Across Europe people took to the polling stations yesterday as a new swathe of MEPs put their names forward to sit in the European Parliament. But, not country is under the spotlight quite like the UK as it teeters on the edge of departure from the EU with the fairly new Brexit Party riding high in the polls and the Conservative Party in absolute chaos.
Nigel Farage’s Brexit Party, which appears to be an offshoot of UKIP, but trying to be a ‘bit less racist’ and distancing itself from the toxicity of the likes of Tommy Robinson (aka Stephen Yaxley-Lennon) spared no expense in its campaigning efforts, although seemed to prefer the use of buses than grassroots campaigners. Their campaign gained additional publicity, as did Robinson’s, when a trend of dousing candidates with milkshakes seemed to get them a constant stream of publicity. Only time will tell whether that coverage had a negative or positive impact on their efforts. We’ll soon find out whose milkshake brought all the boys to the polling booths.
What is most definitely true is that The Brexit Party got a disproportionate amount of coverage on the likes of BBC Question Time, given that it was a party with no manifesto and only a single pledge, which was to ensure UK’s exit from the EU. When you couple this with the extravagance of their marketing efforts and the revelations of questionable donations, it is no wonder that people start to think whether or not there are other forces behind this.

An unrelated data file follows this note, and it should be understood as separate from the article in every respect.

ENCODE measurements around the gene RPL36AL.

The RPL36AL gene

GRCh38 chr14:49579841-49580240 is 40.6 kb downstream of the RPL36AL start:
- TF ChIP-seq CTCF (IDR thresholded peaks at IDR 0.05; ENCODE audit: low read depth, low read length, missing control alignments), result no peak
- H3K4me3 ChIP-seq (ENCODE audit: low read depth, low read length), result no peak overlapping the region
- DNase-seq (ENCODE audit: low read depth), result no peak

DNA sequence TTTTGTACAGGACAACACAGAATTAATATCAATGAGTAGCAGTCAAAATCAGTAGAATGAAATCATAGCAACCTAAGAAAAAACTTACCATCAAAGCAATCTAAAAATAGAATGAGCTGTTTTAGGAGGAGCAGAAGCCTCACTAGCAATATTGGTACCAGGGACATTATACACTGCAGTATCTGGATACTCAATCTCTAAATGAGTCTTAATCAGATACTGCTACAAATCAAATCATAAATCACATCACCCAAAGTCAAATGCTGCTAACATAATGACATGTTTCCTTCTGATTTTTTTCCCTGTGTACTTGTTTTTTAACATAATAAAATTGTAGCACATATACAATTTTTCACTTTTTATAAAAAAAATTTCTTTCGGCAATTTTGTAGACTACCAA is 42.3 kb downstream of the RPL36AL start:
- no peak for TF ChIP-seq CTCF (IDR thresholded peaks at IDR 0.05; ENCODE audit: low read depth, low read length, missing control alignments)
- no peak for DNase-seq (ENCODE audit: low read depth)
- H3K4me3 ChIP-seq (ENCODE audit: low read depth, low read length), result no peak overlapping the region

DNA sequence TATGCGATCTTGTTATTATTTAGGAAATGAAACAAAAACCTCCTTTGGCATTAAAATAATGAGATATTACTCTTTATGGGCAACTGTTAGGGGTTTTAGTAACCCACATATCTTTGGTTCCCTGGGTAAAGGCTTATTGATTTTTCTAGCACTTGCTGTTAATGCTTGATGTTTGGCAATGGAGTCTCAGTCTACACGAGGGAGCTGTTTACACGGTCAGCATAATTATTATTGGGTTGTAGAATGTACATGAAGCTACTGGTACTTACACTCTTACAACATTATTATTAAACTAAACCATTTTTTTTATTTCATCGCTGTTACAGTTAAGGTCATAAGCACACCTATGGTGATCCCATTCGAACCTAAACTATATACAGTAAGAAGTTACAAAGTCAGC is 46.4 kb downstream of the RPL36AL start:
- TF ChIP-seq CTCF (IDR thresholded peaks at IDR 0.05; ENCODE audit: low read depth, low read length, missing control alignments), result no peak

The position in Scotland, Wales and to a degree Northern Ireland are very different. Scotland seen a majority vote to stay in the EU during the EU Referendum and the polls suggest that the SNP are likely to wipe the board, with the population eager to have their interests protected by sending a full quota of SNP MPs to the European Parliament. In Wales, Plaid Cymru are looking likely to take second place behind Labour.
Whatever the outcome is, there appears to be a strong likeliness of quite considerable change across the country and a clear message will be sent by the voting population to the elected politicians of how they actually want the country’s relationship with Europe to be, as they are now better armed with facts following the 2016 referendum.
Breaking news: Theresa May’s tearful resignation
Today’s big news was the announcement from 10 Downing Street by Theresa May that she is planning to resign as leader of the Conservative & Unionist Party on 7th June, which then lead to a flurry of potential leadership candidates stating their intention to step up as potential replacement Prime Minister. The least surprising ones being Boris Johnson and Michael Gove.
It would be a fair observation to say there wasn’t much sympathy for May’s tears…
Twitter erupted in numerous trending hashtags showing a mixture of responses, but quite dominantly a huge number of tweets showing utter horror at the prospect of Boris Johnson becoming the next Prime Minister (111,000 tweets at time of writing).